Database to verify GIPS compliance

Firms claiming compliance with global investment performance standards must send the CFA Institute a new notification requirement.

The CFA Institute has approved a proposed requirement that firms claiming compliance with the Global Investment Performance Standards (GIPS) must file notification of their compliance, a move that could increase the adoption of the standards among the private equity community, according to industry sources.

GIPS are a voluntary set of standards based on the fair representation and full disclosure of performance results, created by the CFA in 1997. GIPS aims to provide a framework for the calculation and presentation of the investment performance history of an investment management firm.

Historically, GIPS has been more popular among traditional asset managers, but the CFA has been working to increase its usage among alternative asset management firms, launching a PE Working Group during the 2010 revamp of the standards and introducing specific guidelines for fund of fund managers soon after.

Nonetheless, only about one in five private equity or hedge fund managers provide presentation decks compliant with GIPS, according to a 2014 ACA Compliance Group survey.

With the new notification requirement, the list of firms claiming compliance will be posted on the GIPS website. Making this information public for the first time “may motivate firms not currently claiming compliance to do so, resulting in broader adoption,” according to a release from the CFA. 

“For the private equity industry, GIPS can be a tough sell because there are resource constraints, and adopting voluntary ethical standards for evaluating performance might not be at top of a firm’s to-do list,” said GIPS executive director Jonathan Boersma. “But, for example, if a firm sees that four of its top five competitors are all compliant with these standards, they might consider it more seriously.”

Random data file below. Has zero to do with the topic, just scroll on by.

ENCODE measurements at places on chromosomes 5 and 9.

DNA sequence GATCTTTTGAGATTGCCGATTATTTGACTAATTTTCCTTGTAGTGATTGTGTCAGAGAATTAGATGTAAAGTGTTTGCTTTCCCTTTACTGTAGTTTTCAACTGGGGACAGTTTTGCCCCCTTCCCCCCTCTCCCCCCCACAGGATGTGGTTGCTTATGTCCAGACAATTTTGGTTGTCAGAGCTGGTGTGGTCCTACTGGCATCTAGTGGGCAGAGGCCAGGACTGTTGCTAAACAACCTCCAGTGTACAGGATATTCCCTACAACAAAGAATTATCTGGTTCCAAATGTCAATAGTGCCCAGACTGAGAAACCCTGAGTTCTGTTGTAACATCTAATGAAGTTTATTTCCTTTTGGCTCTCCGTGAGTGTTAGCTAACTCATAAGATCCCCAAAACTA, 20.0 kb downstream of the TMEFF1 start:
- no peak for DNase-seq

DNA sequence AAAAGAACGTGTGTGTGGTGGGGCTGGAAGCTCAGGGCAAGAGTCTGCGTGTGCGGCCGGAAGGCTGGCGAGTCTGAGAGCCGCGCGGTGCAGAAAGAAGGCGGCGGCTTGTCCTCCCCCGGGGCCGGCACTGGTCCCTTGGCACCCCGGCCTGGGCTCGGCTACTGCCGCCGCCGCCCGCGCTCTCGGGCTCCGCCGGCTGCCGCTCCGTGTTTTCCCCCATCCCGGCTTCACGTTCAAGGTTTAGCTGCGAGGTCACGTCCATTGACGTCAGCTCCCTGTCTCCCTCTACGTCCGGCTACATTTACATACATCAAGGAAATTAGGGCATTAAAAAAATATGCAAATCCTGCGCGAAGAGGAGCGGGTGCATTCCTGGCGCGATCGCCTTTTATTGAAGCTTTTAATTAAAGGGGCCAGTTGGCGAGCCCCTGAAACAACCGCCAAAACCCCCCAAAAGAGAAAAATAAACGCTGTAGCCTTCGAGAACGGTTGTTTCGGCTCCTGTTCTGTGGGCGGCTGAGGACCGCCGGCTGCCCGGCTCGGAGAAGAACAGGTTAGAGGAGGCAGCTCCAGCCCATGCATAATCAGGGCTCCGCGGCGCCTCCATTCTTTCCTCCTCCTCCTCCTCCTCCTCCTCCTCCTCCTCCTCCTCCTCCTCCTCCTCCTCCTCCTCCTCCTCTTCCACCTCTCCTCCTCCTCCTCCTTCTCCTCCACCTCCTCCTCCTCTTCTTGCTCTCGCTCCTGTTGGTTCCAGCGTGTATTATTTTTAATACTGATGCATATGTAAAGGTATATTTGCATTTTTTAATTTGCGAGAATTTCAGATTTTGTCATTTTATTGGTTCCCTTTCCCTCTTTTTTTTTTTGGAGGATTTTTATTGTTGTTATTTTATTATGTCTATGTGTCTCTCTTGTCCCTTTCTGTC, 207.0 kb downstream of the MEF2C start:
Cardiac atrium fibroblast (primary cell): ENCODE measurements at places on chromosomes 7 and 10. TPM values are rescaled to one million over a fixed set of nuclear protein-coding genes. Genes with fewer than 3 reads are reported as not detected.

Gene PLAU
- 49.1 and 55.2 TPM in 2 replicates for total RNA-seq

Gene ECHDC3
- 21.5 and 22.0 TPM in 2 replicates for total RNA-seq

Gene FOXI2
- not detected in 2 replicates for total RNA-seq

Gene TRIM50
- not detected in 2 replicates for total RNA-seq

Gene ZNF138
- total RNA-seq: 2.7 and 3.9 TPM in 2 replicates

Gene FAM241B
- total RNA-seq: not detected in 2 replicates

The list will also serve as a resource for potential investors during the due diligence process, as they can verify a firm’s compliance with GIPS. This influence from investors may also spur more private equity managers to adopt the standards.

“If I’m an investor and a firm I’m investing with is not on this list, I might go back to the manager and ask ‘Why aren’t you on this list?’” said Jesse Reyes, chairman of the private equity GIPS sub-committee. “From a promotion and awareness perspective, it’s a step in the right direction.”

The reporting requirement also aims to dissuade firms who are currently marketing their products as GIPS-compliant without the necessary third-party verification. The US Securities and Exchange Commission issued its first formal sanction against an adviser for misrepresenting its compliance with GIPS in June, when it barred and fined ZPR Investment Management’s president and owner Max Zavanelli.

The notification requirement is effective January 1. Managers will have until June 30, 2015 to submit the notification form, which will ask for the firm’s name, address, contact information and GIPS verification status, while more extensive data such as firm type, assets under management, asset classes managed and investment vehicles offered will be optional, according to a release from the CFA.